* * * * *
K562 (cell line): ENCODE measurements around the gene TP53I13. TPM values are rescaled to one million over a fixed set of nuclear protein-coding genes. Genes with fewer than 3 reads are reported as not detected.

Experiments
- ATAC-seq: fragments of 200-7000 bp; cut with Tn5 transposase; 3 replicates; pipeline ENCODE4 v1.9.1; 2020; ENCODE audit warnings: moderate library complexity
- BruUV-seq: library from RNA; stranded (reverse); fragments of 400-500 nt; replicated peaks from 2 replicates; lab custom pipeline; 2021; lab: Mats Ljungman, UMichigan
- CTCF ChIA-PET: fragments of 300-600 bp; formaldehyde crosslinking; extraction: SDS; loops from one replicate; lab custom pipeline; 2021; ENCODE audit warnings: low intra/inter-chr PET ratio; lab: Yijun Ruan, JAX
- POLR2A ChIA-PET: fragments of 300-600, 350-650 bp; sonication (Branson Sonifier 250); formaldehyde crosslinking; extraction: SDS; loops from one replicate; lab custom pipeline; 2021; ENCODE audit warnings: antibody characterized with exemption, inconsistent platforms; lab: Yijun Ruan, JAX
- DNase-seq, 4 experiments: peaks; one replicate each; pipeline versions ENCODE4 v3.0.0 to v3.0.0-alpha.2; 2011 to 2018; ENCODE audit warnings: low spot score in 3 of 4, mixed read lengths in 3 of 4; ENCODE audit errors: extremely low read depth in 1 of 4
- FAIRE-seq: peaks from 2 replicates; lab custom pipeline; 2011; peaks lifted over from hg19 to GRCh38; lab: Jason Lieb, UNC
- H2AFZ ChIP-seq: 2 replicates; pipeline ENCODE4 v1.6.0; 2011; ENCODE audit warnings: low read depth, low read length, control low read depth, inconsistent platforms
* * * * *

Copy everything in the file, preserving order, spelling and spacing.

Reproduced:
K562 (cell line): ENCODE measurements around the gene TP53I13. TPM values are rescaled to one million over a fixed set of nuclear protein-coding genes. Genes with fewer than 3 reads are reported as not detected.

Experiments
- ATAC-seq: fragments of 200-7000 bp; cut with Tn5 transposase; 3 replicates; pipeline ENCODE4 v1.9.1; 2020; ENCODE audit warnings: moderate library complexity
- BruUV-seq: library from RNA; stranded (reverse); fragments of 400-500 nt; replicated peaks from 2 replicates; lab custom pipeline; 2021; lab: Mats Ljungman, UMichigan
- CTCF ChIA-PET: fragments of 300-600 bp; formaldehyde crosslinking; extraction: SDS; loops from one replicate; lab custom pipeline; 2021; ENCODE audit warnings: low intra/inter-chr PET ratio; lab: Yijun Ruan, JAX
- POLR2A ChIA-PET: fragments of 300-600, 350-650 bp; sonication (Branson Sonifier 250); formaldehyde crosslinking; extraction: SDS; loops from one replicate; lab custom pipeline; 2021; ENCODE audit warnings: antibody characterized with exemption, inconsistent platforms; lab: Yijun Ruan, JAX
- DNase-seq, 4 experiments: peaks; one replicate each; pipeline versions ENCODE4 v3.0.0 to v3.0.0-alpha.2; 2011 to 2018; ENCODE audit warnings: low spot score in 3 of 4, mixed read lengths in 3 of 4; ENCODE audit errors: extremely low read depth in 1 of 4
- FAIRE-seq: peaks from 2 replicates; lab custom pipeline; 2011; peaks lifted over from hg19 to GRCh38; lab: Jason Lieb, UNC
- H2AFZ ChIP-seq: 2 replicates; pipeline ENCODE4 v1.6.0; 2011; ENCODE audit warnings: low read depth, low read length, control low read depth, inconsistent platforms